Motihari University, Manipur University, Hyderabad Central University, Jawaharlal Nehru University — these names have become shorthand for a set of problems that get framed differently depending on who does the analysis. The list of campuses of public-funded higher education institutions where anger is simmering or has flared up is too long to be recounted here. But we would err if we failed to mention Allahabad University, Banaras Hindu University, Aligarh Muslim University, Tata Institute of Social Sciences, and the Film and Television Institute of India. The latest entrant to this list is Hidayatullah National Law University.
No matter which side of the debate one is on, it would be hard to deny that this is a list of the best public higher education institutions of India. The recent story of each of these institutions has some common tropes — hostile vice-chancellors who also tend to be underqualified, narratives of sexism and sexual harassment, labelling of students from minorities and vulnerable sections as seditious, violence against dissenting students and teachers, subverting of statutory bodies and processes, and victimising teachers and bringing in expensive technocratic fixes for non-existent problems. Throw into this mix two prominent TV news channels beating their chests about tax payers’ money and lazy/dangerous teachers and students, the situation becomes a flashpoint. Enter a student-wing of a cultural organisation as the source of ignition and you get the picture.
This is a picture of problems public university campuses in India are fraught with. They arise from an attempt to reformulate education as a marketable service that people should have to buy, and from the idea of students pursuing higher education are a drain on public funds (“tax payers money”). It also helps that, in the same breath, any criticism of the government and its policies is dubbed anti-national.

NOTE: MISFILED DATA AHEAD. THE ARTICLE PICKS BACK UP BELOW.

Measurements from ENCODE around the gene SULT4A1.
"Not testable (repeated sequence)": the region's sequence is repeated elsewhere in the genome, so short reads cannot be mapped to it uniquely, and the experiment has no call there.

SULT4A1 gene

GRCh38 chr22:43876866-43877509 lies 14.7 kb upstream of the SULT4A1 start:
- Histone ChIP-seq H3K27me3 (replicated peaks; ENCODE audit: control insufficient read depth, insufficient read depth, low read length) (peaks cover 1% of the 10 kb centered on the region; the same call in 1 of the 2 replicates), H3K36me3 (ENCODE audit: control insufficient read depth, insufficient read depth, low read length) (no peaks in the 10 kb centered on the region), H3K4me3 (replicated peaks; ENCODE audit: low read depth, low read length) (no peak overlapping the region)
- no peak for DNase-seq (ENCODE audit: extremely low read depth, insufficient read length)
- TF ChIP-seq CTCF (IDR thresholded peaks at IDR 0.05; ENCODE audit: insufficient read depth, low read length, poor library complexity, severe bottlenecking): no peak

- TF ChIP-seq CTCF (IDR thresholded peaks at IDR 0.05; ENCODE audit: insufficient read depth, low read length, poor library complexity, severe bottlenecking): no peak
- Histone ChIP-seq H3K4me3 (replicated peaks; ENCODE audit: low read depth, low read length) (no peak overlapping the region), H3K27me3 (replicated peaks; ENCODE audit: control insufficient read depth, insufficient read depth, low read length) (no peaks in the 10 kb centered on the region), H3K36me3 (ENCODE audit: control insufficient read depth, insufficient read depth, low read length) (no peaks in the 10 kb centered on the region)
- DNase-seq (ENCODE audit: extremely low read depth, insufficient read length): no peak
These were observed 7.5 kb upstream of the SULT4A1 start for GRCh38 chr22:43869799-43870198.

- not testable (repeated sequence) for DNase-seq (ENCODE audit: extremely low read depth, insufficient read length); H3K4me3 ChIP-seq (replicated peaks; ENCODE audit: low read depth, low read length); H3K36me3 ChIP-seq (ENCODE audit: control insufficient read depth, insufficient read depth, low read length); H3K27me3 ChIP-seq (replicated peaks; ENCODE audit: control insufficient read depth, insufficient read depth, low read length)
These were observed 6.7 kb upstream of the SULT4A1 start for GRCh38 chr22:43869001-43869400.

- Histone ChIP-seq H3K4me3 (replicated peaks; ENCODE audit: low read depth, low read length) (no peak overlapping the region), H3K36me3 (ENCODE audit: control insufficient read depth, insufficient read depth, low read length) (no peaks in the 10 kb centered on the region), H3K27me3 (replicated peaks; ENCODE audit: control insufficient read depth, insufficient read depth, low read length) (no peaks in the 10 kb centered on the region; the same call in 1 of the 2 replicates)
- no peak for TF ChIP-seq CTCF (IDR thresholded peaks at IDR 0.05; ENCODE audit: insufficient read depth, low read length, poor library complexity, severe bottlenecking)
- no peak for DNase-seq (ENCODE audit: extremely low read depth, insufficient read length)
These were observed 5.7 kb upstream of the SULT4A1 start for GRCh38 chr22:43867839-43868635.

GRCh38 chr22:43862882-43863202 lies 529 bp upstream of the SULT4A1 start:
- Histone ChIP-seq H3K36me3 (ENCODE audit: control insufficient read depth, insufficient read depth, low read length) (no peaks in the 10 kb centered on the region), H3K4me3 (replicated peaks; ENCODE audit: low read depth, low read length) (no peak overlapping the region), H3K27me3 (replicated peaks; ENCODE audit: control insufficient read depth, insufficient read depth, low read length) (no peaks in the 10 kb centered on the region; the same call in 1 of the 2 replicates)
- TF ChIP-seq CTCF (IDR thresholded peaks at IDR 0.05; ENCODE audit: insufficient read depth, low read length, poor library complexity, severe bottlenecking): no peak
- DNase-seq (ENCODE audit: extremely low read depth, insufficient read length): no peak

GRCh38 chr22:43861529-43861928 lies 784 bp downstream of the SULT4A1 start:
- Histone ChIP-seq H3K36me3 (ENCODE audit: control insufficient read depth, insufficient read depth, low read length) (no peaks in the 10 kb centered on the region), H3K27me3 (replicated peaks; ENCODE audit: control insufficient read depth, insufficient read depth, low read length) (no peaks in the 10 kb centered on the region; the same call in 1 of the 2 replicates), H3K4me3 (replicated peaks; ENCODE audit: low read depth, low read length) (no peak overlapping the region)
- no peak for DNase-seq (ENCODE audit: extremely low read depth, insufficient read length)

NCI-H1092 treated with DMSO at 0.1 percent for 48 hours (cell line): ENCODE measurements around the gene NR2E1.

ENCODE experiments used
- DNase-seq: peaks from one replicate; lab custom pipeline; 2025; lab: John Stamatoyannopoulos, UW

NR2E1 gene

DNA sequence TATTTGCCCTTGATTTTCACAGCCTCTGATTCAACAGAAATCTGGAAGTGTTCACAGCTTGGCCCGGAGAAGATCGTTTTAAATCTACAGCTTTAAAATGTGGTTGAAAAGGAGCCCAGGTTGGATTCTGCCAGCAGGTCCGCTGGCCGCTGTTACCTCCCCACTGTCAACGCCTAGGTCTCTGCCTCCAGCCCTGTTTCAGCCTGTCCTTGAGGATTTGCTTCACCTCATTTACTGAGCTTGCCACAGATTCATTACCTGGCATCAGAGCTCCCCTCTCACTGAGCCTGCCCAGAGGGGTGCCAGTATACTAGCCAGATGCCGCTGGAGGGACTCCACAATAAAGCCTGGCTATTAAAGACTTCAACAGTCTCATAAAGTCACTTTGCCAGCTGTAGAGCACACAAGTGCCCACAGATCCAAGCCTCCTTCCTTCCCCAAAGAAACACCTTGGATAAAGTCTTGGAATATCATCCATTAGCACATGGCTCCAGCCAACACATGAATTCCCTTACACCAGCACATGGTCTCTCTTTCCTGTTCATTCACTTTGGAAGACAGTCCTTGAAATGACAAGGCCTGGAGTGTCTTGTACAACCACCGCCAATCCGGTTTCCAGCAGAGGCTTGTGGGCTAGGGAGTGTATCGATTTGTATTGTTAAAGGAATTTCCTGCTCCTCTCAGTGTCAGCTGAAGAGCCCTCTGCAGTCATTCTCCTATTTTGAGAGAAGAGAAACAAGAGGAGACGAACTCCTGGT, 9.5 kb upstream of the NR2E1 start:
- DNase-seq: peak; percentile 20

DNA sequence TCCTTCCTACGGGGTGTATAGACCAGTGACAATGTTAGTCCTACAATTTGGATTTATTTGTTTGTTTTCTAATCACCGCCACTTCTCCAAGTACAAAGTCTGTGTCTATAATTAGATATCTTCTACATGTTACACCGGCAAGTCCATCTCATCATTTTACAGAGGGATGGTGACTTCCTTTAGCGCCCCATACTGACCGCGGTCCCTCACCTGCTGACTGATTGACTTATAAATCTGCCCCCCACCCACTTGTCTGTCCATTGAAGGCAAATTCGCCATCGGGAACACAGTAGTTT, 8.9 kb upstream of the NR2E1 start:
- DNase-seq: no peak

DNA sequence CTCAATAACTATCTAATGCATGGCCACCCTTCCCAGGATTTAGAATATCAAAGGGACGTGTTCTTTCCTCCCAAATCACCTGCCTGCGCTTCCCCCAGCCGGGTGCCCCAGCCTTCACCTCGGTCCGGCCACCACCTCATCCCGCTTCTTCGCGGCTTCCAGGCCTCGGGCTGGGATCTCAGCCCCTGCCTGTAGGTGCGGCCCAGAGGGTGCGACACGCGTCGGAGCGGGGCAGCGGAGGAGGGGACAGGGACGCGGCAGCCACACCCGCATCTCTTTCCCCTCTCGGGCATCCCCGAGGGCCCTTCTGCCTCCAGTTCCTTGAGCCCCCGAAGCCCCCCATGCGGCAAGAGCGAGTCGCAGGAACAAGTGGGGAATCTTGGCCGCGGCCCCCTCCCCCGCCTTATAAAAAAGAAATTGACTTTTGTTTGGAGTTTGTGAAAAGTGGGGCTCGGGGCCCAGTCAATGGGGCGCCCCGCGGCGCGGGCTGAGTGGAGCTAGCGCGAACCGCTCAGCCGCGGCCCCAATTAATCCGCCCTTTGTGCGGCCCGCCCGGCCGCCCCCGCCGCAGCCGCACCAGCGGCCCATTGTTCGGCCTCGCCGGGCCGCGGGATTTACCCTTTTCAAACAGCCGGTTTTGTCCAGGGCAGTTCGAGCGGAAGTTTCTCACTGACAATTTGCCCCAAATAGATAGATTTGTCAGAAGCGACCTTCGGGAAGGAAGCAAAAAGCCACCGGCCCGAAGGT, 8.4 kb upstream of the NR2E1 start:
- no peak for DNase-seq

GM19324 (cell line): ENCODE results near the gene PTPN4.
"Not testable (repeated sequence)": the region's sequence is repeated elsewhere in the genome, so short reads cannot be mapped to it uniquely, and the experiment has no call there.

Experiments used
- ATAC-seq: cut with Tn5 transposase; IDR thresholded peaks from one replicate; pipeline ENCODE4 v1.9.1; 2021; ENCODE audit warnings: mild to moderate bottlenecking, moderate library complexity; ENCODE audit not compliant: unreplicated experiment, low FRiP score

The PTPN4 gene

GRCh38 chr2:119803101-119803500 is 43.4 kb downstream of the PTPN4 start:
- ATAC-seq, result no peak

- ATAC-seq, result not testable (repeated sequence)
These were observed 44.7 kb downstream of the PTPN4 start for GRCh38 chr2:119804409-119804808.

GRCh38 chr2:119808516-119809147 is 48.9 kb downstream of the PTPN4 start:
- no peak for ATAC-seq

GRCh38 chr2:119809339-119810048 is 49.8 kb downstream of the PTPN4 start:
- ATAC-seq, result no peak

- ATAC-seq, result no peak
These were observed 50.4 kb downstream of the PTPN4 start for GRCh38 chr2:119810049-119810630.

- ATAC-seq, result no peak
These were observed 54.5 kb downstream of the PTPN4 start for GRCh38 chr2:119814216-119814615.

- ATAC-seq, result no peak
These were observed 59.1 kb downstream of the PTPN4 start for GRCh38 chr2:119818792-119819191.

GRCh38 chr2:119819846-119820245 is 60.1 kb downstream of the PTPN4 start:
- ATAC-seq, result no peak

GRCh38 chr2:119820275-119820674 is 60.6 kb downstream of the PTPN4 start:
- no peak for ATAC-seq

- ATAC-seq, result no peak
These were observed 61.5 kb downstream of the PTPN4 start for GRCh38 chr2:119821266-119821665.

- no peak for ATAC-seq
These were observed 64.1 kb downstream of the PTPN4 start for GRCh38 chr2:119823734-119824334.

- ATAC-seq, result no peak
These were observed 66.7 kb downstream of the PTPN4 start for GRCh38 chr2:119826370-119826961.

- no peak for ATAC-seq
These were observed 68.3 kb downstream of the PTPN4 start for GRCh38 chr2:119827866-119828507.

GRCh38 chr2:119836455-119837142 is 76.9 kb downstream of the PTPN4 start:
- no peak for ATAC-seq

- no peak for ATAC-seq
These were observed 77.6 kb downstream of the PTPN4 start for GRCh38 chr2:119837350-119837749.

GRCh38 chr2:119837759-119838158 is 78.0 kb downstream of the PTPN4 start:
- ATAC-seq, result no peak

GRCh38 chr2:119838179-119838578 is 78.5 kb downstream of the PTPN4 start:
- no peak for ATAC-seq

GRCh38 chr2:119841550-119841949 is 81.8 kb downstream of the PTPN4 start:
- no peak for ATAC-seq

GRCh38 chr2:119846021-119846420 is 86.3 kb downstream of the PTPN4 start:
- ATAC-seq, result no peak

The need then is to place the debate on public-funded universities in India in the context of the role of higher education in developing a democratic and inclusive society.
Through a concerted and violent suppression of dissent on various university campuses, the stage is being set to knock down two well-established principles. One, that public funding of higher education is the only way to ensure that students from all kinds of socio-economic background can access it. And second, that if higher education is to be seen as a means of fostering a democratic, equitable society it must be governed through democratic decision-making with the inclusion of all stakeholders in universities.
Since it is difficult for any government or university administration to clearly say that they will be undermining public funded institutions in ways that private players have a field day, terms such as “autonomy” and “institutions of eminence” are being used as a façade behind which the commercialisation of higher education can take place. A bevy of pliant and willing vice-chancellors in central universities have been functioning along these lines, aided and abetted by well-timed and precisely aimed salvos from the UGC and the Union Ministry of Human Resource Development. The way these were misread and wrongly interpreted was breathtaking but more shocking are the ends that are achieved by a string of illegalities committed by the VCs and their administrations — subverting the law of the land on reservations for SC/ST/OBC/PH persons in institution of higher education, scuttling decades of progress on gender justice, and undermining the academic freedom and autonomy.
The process has already been set in motion when, recently, the MHRD Ministry granted “graded autonomy” to universities across India. Each university in India is formed through an act of the Parliament and is meant to be an autonomous entity. To grant autonomy, then, to institutions that are inherently autonomous is a strange move and must be scrutinised. What does this autonomy entail?